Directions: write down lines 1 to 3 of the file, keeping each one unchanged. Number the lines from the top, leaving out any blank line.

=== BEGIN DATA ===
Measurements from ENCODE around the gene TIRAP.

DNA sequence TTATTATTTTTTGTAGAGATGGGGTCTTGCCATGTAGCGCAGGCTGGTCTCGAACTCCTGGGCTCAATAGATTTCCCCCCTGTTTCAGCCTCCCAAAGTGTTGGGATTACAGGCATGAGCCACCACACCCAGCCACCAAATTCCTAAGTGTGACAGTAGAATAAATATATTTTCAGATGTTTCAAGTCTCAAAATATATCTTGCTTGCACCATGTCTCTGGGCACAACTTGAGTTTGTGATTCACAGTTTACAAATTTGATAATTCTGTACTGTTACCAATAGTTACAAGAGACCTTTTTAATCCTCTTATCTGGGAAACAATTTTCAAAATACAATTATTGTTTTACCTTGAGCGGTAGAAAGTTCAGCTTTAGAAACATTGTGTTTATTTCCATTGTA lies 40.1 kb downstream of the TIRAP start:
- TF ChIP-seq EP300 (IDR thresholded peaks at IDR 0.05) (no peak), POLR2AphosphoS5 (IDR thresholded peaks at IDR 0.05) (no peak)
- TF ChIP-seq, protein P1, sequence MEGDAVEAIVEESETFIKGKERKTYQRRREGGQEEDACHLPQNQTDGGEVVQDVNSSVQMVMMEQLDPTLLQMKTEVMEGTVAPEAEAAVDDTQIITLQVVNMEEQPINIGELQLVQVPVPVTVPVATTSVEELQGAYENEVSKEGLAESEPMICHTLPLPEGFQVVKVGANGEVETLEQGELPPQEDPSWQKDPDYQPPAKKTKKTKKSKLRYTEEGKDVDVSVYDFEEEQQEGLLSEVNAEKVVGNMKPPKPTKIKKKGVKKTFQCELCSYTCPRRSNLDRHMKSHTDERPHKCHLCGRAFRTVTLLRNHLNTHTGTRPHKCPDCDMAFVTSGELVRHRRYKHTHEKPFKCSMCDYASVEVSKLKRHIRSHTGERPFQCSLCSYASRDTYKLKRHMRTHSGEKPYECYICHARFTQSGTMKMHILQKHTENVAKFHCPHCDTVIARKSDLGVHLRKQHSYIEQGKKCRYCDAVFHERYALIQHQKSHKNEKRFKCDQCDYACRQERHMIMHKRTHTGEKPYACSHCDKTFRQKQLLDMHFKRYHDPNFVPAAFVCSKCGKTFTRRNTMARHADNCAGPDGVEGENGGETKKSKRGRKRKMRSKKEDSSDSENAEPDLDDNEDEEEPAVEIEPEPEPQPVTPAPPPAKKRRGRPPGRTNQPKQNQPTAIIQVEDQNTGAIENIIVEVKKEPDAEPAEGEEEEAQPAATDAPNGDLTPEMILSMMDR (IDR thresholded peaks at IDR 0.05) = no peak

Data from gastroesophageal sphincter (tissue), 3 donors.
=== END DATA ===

Measurements from ENCODE around the gene TIRAP.

DNA sequence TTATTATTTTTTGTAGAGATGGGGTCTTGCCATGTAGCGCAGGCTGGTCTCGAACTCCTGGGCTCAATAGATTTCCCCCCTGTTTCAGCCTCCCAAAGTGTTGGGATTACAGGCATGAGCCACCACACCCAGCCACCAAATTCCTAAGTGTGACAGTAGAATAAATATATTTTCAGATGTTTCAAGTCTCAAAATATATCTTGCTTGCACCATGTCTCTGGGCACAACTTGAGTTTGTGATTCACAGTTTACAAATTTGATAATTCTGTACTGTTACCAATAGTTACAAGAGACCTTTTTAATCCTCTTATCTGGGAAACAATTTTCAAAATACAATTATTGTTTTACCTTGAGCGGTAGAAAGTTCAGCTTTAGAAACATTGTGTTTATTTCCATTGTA lies 40.1 kb downstream of the TIRAP start:
- TF ChIP-seq EP300 (IDR thresholded peaks at IDR 0.05) (no peak), POLR2AphosphoS5 (IDR thresholded peaks at IDR 0.05) (no peak)